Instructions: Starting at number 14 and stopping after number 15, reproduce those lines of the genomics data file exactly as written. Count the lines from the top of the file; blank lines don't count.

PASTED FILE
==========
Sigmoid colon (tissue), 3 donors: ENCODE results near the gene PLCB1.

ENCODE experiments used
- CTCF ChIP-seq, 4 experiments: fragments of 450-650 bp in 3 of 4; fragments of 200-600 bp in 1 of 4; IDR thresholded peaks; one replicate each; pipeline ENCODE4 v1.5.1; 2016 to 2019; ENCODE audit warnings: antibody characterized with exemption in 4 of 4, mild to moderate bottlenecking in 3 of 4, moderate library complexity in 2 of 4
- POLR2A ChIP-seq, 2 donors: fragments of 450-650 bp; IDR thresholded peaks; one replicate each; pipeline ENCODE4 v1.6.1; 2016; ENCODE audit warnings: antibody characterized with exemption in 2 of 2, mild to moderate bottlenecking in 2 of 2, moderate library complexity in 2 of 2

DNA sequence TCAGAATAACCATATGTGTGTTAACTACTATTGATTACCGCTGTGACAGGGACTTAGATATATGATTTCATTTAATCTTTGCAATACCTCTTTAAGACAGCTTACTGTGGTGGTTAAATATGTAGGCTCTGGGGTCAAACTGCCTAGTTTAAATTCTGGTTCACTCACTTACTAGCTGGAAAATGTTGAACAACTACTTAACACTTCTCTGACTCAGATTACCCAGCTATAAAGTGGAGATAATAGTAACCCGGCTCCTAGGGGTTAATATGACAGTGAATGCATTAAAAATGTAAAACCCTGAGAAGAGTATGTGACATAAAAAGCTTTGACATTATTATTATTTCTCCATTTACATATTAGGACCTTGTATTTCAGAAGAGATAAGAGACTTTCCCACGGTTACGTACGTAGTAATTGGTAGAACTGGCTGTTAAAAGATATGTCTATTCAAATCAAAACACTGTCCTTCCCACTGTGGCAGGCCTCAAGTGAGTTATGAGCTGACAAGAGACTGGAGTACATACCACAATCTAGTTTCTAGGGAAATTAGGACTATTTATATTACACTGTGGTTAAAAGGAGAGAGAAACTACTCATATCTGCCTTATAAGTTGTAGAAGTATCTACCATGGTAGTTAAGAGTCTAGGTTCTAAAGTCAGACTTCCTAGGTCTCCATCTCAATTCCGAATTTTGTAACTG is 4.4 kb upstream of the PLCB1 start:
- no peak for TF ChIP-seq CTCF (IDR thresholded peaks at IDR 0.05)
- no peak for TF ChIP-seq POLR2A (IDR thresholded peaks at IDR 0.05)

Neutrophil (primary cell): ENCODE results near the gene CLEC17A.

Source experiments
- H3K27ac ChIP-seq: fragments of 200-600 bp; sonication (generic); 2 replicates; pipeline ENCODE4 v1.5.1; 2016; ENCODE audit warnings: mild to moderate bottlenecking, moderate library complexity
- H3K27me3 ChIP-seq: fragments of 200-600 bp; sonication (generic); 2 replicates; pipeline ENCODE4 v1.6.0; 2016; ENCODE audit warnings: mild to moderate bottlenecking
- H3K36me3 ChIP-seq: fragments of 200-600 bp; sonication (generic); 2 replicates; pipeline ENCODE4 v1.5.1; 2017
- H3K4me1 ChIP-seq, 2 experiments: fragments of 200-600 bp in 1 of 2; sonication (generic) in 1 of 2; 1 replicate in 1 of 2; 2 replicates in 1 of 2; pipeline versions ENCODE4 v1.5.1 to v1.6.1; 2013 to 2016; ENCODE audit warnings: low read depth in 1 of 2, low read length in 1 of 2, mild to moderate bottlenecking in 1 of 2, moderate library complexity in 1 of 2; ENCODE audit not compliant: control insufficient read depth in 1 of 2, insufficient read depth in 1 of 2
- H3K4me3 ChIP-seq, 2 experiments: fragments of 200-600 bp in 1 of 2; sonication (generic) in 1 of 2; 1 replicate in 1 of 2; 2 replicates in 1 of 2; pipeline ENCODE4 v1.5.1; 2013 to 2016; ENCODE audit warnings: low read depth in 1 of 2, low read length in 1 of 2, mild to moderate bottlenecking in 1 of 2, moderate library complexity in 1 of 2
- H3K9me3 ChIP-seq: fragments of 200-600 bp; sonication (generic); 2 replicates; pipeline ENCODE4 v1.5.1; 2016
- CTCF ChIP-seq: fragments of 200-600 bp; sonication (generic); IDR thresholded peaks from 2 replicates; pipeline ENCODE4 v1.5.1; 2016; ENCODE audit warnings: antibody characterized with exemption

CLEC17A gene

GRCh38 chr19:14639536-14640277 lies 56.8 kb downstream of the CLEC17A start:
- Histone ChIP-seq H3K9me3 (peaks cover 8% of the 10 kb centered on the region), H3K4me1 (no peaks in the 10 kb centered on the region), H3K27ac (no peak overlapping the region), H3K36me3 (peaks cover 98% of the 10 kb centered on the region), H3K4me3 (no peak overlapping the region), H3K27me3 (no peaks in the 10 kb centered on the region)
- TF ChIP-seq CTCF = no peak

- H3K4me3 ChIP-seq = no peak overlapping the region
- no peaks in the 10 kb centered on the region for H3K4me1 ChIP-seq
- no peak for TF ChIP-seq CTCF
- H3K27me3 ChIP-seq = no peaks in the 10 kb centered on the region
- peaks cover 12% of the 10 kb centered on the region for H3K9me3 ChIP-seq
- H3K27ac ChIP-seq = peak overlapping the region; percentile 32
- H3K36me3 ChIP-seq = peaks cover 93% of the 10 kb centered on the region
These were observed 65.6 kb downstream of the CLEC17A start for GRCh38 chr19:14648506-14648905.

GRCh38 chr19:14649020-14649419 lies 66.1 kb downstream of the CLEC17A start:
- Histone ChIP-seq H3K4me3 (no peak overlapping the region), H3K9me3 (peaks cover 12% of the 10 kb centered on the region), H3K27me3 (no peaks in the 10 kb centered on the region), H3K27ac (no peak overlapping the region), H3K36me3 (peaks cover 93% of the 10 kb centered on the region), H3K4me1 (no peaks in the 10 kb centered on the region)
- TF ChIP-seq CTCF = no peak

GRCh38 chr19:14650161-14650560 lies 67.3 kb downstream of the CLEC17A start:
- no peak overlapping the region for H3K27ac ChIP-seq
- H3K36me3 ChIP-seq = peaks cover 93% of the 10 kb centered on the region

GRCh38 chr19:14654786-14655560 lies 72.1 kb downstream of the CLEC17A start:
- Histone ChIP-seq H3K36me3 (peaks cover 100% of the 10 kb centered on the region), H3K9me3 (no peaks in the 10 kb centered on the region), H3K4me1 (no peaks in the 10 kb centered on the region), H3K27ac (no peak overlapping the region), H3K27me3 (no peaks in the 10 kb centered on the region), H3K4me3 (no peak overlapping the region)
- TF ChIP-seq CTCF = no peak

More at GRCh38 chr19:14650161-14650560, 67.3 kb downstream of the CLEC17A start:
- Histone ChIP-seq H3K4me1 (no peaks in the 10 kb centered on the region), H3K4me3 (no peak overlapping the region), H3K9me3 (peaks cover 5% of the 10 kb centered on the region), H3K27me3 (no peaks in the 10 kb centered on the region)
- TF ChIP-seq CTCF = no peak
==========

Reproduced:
- H3K4me3 ChIP-seq, 2 experiments: fragments of 200-600 bp in 1 of 2; sonication (generic) in 1 of 2; 1 replicate in 1 of 2; 2 replicates in 1 of 2; pipeline ENCODE4 v1.5.1; 2013 to 2016; ENCODE audit warnings: low read depth in 1 of 2, low read length in 1 of 2, mild to moderate bottlenecking in 1 of 2, moderate library complexity in 1 of 2
- H3K9me3 ChIP-seq: fragments of 200-600 bp; sonication (generic); 2 replicates; pipeline ENCODE4 v1.5.1; 2016